You'll also need a starting point and an endpoint. The game is generally started around 7-8pm, so the endpoint is much trickier: a bar is a lukewarm ending to a heartpounding night in the city, but most public grounds will be (officially) closed by the time most players finish (around 10-midnight). Fires, food, and drinks are especially welcome at the end, as is some official recognition of those players who make it all the way to the end! There will be at least a couple of hours between the fastest player's finish, and the arrival of the last stragglers, so make sure your checkpoint is a great place for players to hang out, catch their breath, and swap near-death experiences.

Ultimately in a situation like this, we must ask ourselves: was watching this movie in Tamil dubs still way more enjoyable to sit through than With Honors? And the answer is: yes!!! Did I buy this DVD tonight just to watch it on my PS2 in about a week? Also yes!!!!!!!!!!!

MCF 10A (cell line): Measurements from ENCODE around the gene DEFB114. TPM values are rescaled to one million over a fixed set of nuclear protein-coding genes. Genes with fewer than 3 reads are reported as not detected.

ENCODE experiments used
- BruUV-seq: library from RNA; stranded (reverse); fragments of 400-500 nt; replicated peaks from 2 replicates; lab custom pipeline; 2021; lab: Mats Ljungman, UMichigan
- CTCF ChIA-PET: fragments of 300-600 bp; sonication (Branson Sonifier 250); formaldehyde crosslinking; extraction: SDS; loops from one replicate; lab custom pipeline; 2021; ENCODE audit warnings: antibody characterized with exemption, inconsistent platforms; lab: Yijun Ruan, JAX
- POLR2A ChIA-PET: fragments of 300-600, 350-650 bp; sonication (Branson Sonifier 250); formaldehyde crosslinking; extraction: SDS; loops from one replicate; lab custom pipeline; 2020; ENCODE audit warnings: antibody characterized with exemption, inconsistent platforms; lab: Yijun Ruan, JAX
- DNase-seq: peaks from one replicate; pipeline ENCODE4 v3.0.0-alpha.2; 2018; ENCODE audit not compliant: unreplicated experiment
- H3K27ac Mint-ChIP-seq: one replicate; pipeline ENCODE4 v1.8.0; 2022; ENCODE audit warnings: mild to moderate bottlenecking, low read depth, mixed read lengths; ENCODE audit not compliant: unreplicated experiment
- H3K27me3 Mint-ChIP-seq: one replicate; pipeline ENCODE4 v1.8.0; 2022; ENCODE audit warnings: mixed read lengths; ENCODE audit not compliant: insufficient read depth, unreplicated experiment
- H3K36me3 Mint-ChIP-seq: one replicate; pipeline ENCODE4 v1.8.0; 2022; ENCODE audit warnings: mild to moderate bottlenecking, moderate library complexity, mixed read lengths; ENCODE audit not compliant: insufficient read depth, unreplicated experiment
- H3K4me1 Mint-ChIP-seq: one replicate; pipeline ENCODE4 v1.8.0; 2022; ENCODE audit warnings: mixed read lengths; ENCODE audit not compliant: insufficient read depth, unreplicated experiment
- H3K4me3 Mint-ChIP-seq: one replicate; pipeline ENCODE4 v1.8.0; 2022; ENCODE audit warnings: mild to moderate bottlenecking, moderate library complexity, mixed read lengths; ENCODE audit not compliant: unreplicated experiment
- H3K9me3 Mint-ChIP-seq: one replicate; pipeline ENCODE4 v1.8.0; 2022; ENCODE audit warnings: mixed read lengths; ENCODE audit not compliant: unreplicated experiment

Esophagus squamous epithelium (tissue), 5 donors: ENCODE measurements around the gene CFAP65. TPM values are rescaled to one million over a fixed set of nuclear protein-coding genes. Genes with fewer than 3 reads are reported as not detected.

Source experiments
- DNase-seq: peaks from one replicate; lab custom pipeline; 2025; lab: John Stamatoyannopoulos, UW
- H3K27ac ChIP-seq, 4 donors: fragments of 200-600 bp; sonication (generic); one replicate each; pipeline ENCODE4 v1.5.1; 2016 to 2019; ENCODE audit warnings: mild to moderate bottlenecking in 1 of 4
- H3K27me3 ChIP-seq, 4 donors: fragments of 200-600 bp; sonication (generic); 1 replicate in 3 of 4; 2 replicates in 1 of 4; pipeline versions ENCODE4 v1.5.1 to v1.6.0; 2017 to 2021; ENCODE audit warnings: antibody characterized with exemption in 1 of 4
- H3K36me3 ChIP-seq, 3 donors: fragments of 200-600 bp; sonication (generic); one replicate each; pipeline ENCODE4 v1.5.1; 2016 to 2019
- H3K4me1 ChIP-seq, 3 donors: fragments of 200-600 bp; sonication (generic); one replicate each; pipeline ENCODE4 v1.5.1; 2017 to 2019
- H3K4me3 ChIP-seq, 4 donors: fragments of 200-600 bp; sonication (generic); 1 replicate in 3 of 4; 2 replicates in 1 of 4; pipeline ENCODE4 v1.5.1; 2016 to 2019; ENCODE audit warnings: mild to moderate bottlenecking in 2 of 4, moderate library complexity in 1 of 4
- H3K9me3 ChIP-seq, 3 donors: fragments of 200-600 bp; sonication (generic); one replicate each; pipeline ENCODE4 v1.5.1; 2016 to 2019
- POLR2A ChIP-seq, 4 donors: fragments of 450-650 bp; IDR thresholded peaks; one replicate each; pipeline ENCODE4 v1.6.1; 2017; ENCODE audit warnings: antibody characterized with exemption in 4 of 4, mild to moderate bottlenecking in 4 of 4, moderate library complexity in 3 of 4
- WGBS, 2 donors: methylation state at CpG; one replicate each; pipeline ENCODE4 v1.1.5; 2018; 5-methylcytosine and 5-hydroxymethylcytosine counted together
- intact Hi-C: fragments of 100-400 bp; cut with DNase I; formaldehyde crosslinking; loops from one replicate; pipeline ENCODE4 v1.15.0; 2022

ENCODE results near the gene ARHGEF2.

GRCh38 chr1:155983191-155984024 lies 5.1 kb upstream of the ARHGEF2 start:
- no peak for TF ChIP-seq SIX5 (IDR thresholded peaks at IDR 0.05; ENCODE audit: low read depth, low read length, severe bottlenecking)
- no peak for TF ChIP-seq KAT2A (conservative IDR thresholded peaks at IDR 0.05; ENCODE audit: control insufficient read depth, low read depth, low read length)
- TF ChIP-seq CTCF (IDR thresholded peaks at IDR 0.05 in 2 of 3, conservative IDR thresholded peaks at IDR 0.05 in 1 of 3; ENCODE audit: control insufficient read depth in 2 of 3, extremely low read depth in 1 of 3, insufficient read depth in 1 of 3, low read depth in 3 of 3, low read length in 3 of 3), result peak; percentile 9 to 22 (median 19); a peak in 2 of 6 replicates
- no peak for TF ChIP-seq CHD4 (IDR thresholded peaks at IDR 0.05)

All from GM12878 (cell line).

Journey to the End of the Night was Céline's first novel, published in 1932; for those used to his later ellipsis-strewn writing -- all "...", all over the place -- it at least looks like a remarkably conventional throwback (though it is amusing to see the ...-usage creep in, in fits and starts, in a few of the later sections). . Nevertheless, in its sustained intensity and grim worldview it already bears the hallmarks of much of his later work, and there's a similarly breathless pace to it; like much of Céline's work, it is a heap of a novel, on the one hand roughly chiseled in how the story is presented, yet also with many finely-hewn sentences, Céline's ear for language -- and his ability to adapt it to his purposes -- already very evident here. (There are two English translations of this work, by John H.P. Marks (1934) and Ralph Manheim (1983); both give a decent sense of much of Céline's style but don't entirely capture it; tellingly, both feel dated in a way that Céline's French does not.) Céline's protagonist in this very loosely autobiographical novel, Ferdinand Bardamu, also, fortunately, isn't poisoned nearly as much by the objectionable politics and that particularly foul anti-Semitism that pollute so much of Céline's later writing, with Bardamu a more conventional and familiar kind of tortured and suffering mostly-lone seeker and drifter; typically, well into his story, he finds: De temps en temps montaient des bruits de pas et l'écho entrait de plus en plus fort dans ma chambre, bourdonnait, s'estompait... Silence. Je regardais encore s'il se passait quelque chose dehors, en face. Rien qu'en moi que ça se passait, à me poser toujours la même question. J'ai fini par m'endormir sur la question, dans ma nuit à moi, ce cercueil, tellement j'étais fatigué de marcher et de ne trouver rien. [From time to time echoes and the sound of footsteps came up into my room, growing louder and louder, humming and fading away again ... Silence. I looked again to see if anything was happening outside, across the way. It was only inside me that things were happening, as I went on and on asking myself the same question. I fell asleep in the end on that same question, in my own private night like a coffin; I ws so tired from walking so far and finding nothing.] Bardamu lusts -- and seeks out the pleasure of the female body -- a great deal; he admits: "J'étais à vrai dire un sacré cochon" (he's a real 'lecher', as both Marks and Manheim have it; the former an 'appalling' one, the latter 'terrible'). Journey to the End of the Night has something of the reputation of a sex-filled book but, while often raw, its obscenity lies elsewhere. While not demure, the sex is rarely described in any close detail; Céline treats the subject matter-of-factly -- "Envie de s'embrasser malgré tout, comme on se gratte" ('Whatever happens, one has to make love, as one has to scratch'). Indeed, there's something of the romantic to Bardamu, as already suggested by his puppy-dog devotion ("making a complete fool of myself") to an early love, Musyne. But love, like sex, is just part of natural human condition to him, something which we have little control over and are practically helpless against. Indeed:Puisque nous sommes que des enclos de tripes tièdes et mal pourries nous aurons toujours du mal avec le sentiment. Amoureux ce n'est rien c'est tenir ensemble qui est difficile. L'ordure elle, ne cherche ni à durer, ni à croître. Ici, sur ce point, nous sommes bien plus malheureux que la merde, cet enragement à persévérer dans notre état constitue l'incroyable torture.[Since we are nothing but packages of warm and rotten tripes, we shall always have difficulty with sentiment. To love is nothing, it's hanging together that's so hard. Muck, on the other hand, makes no attempt either to endure or to increase. In this particular matter we are far more wretched than filth itself, with our frantic desire to last out as we are which constitutes such infinite torture.] Bardamu's complaint that: "Le puritanisme anglo-saxon nous dessèche chaque mois davantage, il a déjà réduit à peu près à rien la gaudriole impromptue des arrière-boutiques" ('Anglo-Saxon puritanism is drying us up more and more every month: it has already reduced these impromptu backstair gayeties to negligible proportions') might also seem to apply to the Marks-translation, which is considered more ... decorous in regards to what there is of the coarser language here, but a cursory comparison to the Manheim translation finds the latter isn't all that obviously more explicit. Some matters are handled slightly differently -- when Bardamu acknowledges an avortement, Marks opts for 'miscarriage' rather than 'abortion' (and there are many of both in the novel) -- but on the whole Marks' translation feels nearly as unvarnished as Manheim's. (Both, as noted, can have a somewhat dated feel.) Journey to the End of the Night begins with the First World War, a young Bardamu literally swept away by the enthusiasm for it. The reality of life on the front and the absurdity of (trench-)warfare quickly bring him back down to earth. Céline's descriptions are not long-drawn out ones, understanding that this particular horror is one that practically defies being properly captured and presented:C'est difficile d'arriver à l'essentiel, même en ce qui concerne la guerre, la fantaisie résiste longtemps.[It's difficult to get at the essential truth at the bottom of anything, and even in the case of war imagination dies hard.] He encounters a man named Robinson (as in Crusoe ...), who already here in parting mentions: "Maybe we'll be meeting again sometime !" -- and indeed the figure, a mirror/shadow/alter-projection of the protagonist, crosses Bardamu's path again and again and again. (As he notes at one point, when Robinson appears in his life yet again: "I shall never see the end of him".) As they go their separate ways this first time Bardamu observes: On est retournés chacun dans la guerre. Et puis il s'est passé des choses et encore des choses, qu'il est pas facile de raconter à présent, à cause que ceux d'aujourd'hui ne les comprendraient déjà plus. [Each of us returned to his own war. And things happened, a whole host of things went on happening, which it isn't really easy to talk about now, because nowadays people wouldn't understand them any more.] Physically and psychologically damaged, Bardamu is then able to avoid actual combat, recovering in hospital and then a sort of half-way house -- the threat of being called up again (or worse) always hanging over him. He has an affair with a nurse, Lola, and then falls hard for Musyne, an ambitious little musical angel ("Un véritable petit ange musicien") who humors Bardamu but does what's needed to move up in the world, "Implacable dans son désir de réussir sur la terre, et pas au ciel" ('determined to be a success in this world and not in the next'). Bardamu comes to seek experience and adventure elsewhere; initially, he doesn't have enough money to get to the United States, so he heads to Africa:I let myself be hounded towards the tropics where I was told you only had not to drink too much and to behave fairly well to make your way at once. Needless to say, that doesn't quite work out. Bardamu's voyage is one into a heart of darkness. (Céline wrote from some first-hand-experience, going to work in Cameroon in 1916.) Eventually he finds: "J'essayais de me représenter à quel niveau d'impuissance j'étais tombé mais je n'y parvenais pas" ('I tried to get some idea of how helplessly low I had sunk, but I couldn't manage it'). Bardamu flees his African outpost, though his situation barely improves on the ship he eventually finds himself sailing away in -- but at least it carries him far away, to New York: "Pour une surprise, c'en fut une" ('Talk about a surprise !') he notes when he sees where he wound up. He doesn't spend that much time there either -- though enough to re-encounter Lola -- but it's in some of these quick sketched impressions of place that Céline shows, again and again, why he's worth reading, as in the description of Broadway: C'était comme une plaie triste la rue qui n'en finissait plus, avec nous au fond, nous autres, d'un bord à l'autre, d'une peine à l'autre, vers le bout qu'on ne voit jamais, le bout de toutes les rues du monde. [Like a running sore this unending street, with all of us at the bottom of it, filling it from side to side, from one sorrow to the next, moving towards an end no one has ever seen, the end of all the streets in all the world.] Bardamu makes his way to the industrial hub of Detroit, and finds employment as a factory drone. At his job interview, when he mentions that he had been a university student, it's quickly made clear to him that all they want and need are automatons:Ça ne vous servira à rien ici vos études, mon garçon ! Vous n'êtes pas venu ici pour penser, mais pour faire les gestes qu'on vous commandera d'exécuter ... Nous n'avons pas besoin d'imaginatifs dans notre usine. C'est de chimpanzés dont nous avons besoin ...[Your studies won't be any use to you here, my lad. You haven't come here to think, but to go through the motions that you'll be told to make ... We've no use for intellectuals in this outfit. What we need is chimpanzees.] He does find a woman here, Molly, who is devoted to him, but can't bring himself to settle down. The dream of domestic happiness remains foreign to him -- indeed, it's as if any form of stable happiness is simply beyond his imagination and ken. He is restless and returns to France, where he completes his medical studies and becomes a doctor (as Céline did). Bardamu barely wastes a word on his: "five or six years of academic tribulations", but at the end of it he has: "mon titre, bien ronflant" ('a swell degree') and opens a doctor's practice. The medical degree is not a passport to financial security or social standing: Bardamu continues to struggle. His patients are poor and he barely ekes out a living; he's also not very adept at winning the locals over. Everyone struggles, and Bardamu is sympathetic to their situation (and his own); as he understands: Quand on n'a pas d'argent à offrir aux pauvres, il vaut mieux se taire. Quand on leur parle d'autre chose que d'argent, on les trompe, on ment, presque toujours. Les riches, c'est facile à amuser, rien qu'avec des glaces par exemple, pour qu'ils s'y contemplent, puisqu'il n'y a rien de mieux au monde à regarder que les riches. [When you've no money to offer the poor, you might as well shut up. If you start talking to them about anything else besides money, you are almost invariably tricking them, lying to them. The rich can be easily amused -- mirrors, for instance, in which they can see themselves, will do, for there is nothing better to look at in the world than the rich.] Here again Robinson comes back into his life -- as a patient, after he gets involved in a scheme to help a family regarding the old grandmother the family is looking to rid themselves of, one way or another. (They repeatedly try to get Bardamu to have her committed, but he refuses to go along with their plan.) Amusingly, the injured-in-the-attempt Robinson is tended to by the family that hired him, as everyone tries to avoid involving the police. The scheme to get rid of old Mme Henrouille doesn't end there, but continues with the help of a young woman Robinson becomes involved with, Madelon. Bardamu gets mixed up with them as well -- having an affair with Madelon behind the blind (or is he ... ?) Robinson's back. Things take several turns for the worse, and Bardamu flees when it's clear things are about to come crashing down. Robinson actually escapes relatively this awkward situation unscathed, but his decision then to abandon Madelon will come back to haunt him. Bardamu goes to work in an asylum -- the pay isn't good, but he gets food and lodgings (and: "You could take the nurses to bed with you") -- and eventually runs the place, when the actual director goes on an extended voyage of discovery. Robinson shows up -- as then does Madelon. Things do not end well. During a time of relative quiet at the asylum, Bardamu still has to admit:Moralement, nous n'étions pas à notre aise. Trop de fantômes, par-ci, par-là.[Morally speaking, our consciences weren't entirely easy. There were too many ghosts, one way and another.] Bardamu is not a man who has done that much which he has reason to feel too guilty about, though he hasn't always acted nobly or correctly. On the whole, however, he is a decent man -- one of the reasons he suffers so. He finds it difficult to find -- much less embrace -- happiness. Indeed, restless and dissatisfied, he seems more interested in change and experience. He almost revels in some of his misery, and notes, for example, of his time abroad:En Afrique, j'avais certes connu un genre de solitude assez brutale, mais l'isolement dans cette fourmilière américaine prenait une tournure plus acca- blante encore.[In Africa I had indeed found a sufficiently frightful kind of loneliness but the isolation of this American ant heap was even more shattering.] At twenty he can already world-wearily claim he: "already had nothing but the past", while almost two decades later:Elle s'éloignait au passé notre trentaine sur des rives coriaces et pauvrement regrettées. C'était même pas la peine de se retourner pour les reconnaître les rives. On n'avait pas perdu grand-chose en vieillissant.[The time when we had been in our thirties was slipping way back into the past -- cruel, meagrely regretted shores. It wasn't even worth while turning to look back on those shores. We hadn't missed much by growing old.] Bardamu is a survivor -- though at the cost of any sense of self-respect. His self-loathing isn't pitying, but rather matter-of fact:I felt my self-respect, which was about to leave me anyway, slipping still further from me, then going completely and at last definitely gone, as if officially removed. At the asylum where he works his boss laments:On en a plein les mains de ce qui reste de l'esprit, on en est tout englué, grotesque, méprisant, puant. Tout va s'écrouler, Ferdinand, tout s'écroule, je vous le prédis, moi le vieux Baryton, et pour dans pas longtemps encore ![We have our hands full of the remnants of our human understanding, sticky with them, grotesque, contemptible, putrid ... Everything will crumble, Ferdinand; everything is crumbling. I predict it, I, Baryton, an old man, and it won't be long now, either !] But the world has been describing, from the war front to wartime Paris, then Africa, America, and France again, has always been crumbling. Right at the end Bardamu is asked: "Did you lose your way, Doctor ?" ("Vous vous êtes perdu Docteur ?") but Bardamu's account suggests someone who has always been at sea. (Tellingly, among the few locales he seems to find some comfort in when he is there are the hospitals and asylums he lives in.)He also has a strong will to live, to defy death -- even though the human toll it takes on him to do so is great. Still:On n'explique rien. Le monde ne sait que vous tuer comme un dormeur quand il se retourne le monde, sur vous, comme un dormeur tue ses puces. Voilà qui serait certes mourir bien sottement, que je me dis, comme tout le monde, c'est-à-dire. Faire confiance aux hommes c'est déjà se faire tuer un peu.[There is nothing you can explain. The world only knows how to kill you, turning on you and crushing you as a sleeper kills his fleas. That would surely be a very stupid sort of way to die, I thought, the way every one dies. To trust in men is itself to let one self be killed a little.] It's a dark worldview, and a dark story to go with it, but Bardamu remains a surprisingly hopeful figure. There's a vitality to him, and his clinging to life is not one simply out of desperation. If incapable of finding and holding onto happiness, he remains a seeker; he does not really seem to enjoy much of his experience, but it is important and fulfilling for him to have it. It makes for an odd novel, but also one that is undeniably compelling -- a torrent of story to get carried away in. Céline strong language and expression contribu